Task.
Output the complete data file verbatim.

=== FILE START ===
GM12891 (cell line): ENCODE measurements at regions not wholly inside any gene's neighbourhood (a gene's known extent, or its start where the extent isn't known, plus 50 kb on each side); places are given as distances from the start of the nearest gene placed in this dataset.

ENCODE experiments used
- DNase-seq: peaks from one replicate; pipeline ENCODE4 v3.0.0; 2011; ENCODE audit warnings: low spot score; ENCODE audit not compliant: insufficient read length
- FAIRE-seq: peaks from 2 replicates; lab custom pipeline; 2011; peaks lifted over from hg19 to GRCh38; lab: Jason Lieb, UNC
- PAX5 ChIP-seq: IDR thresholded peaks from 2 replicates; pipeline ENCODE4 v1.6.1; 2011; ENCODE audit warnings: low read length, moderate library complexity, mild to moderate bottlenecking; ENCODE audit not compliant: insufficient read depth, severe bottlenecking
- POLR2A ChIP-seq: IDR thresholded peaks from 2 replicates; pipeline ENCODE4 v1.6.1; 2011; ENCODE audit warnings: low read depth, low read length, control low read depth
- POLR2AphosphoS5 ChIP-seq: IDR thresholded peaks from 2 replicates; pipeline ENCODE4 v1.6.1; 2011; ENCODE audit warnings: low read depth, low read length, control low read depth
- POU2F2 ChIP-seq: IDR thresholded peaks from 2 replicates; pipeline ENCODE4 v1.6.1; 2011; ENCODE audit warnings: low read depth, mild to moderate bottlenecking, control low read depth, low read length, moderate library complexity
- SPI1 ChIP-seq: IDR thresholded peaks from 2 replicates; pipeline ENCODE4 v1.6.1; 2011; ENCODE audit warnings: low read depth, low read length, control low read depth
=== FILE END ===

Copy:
GM12891 (cell line): ENCODE measurements at regions not wholly inside any gene's neighbourhood (a gene's known extent, or its start where the extent isn't known, plus 50 kb on each side); places are given as distances from the start of the nearest gene placed in this dataset.

ENCODE experiments used
- DNase-seq: peaks from one replicate; pipeline ENCODE4 v3.0.0; 2011; ENCODE audit warnings: low spot score; ENCODE audit not compliant: insufficient read length
- FAIRE-seq: peaks from 2 replicates; lab custom pipeline; 2011; peaks lifted over from hg19 to GRCh38; lab: Jason Lieb, UNC
- PAX5 ChIP-seq: IDR thresholded peaks from 2 replicates; pipeline ENCODE4 v1.6.1; 2011; ENCODE audit warnings: low read length, moderate library complexity, mild to moderate bottlenecking; ENCODE audit not compliant: insufficient read depth, severe bottlenecking
- POLR2A ChIP-seq: IDR thresholded peaks from 2 replicates; pipeline ENCODE4 v1.6.1; 2011; ENCODE audit warnings: low read depth, low read length, control low read depth
- POLR2AphosphoS5 ChIP-seq: IDR thresholded peaks from 2 replicates; pipeline ENCODE4 v1.6.1; 2011; ENCODE audit warnings: low read depth, low read length, control low read depth
- POU2F2 ChIP-seq: IDR thresholded peaks from 2 replicates; pipeline ENCODE4 v1.6.1; 2011; ENCODE audit warnings: low read depth, mild to moderate bottlenecking, control low read depth, low read length, moderate library complexity
- SPI1 ChIP-seq: IDR thresholded peaks from 2 replicates; pipeline ENCODE4 v1.6.1; 2011; ENCODE audit warnings: low read depth, low read length, control low read depth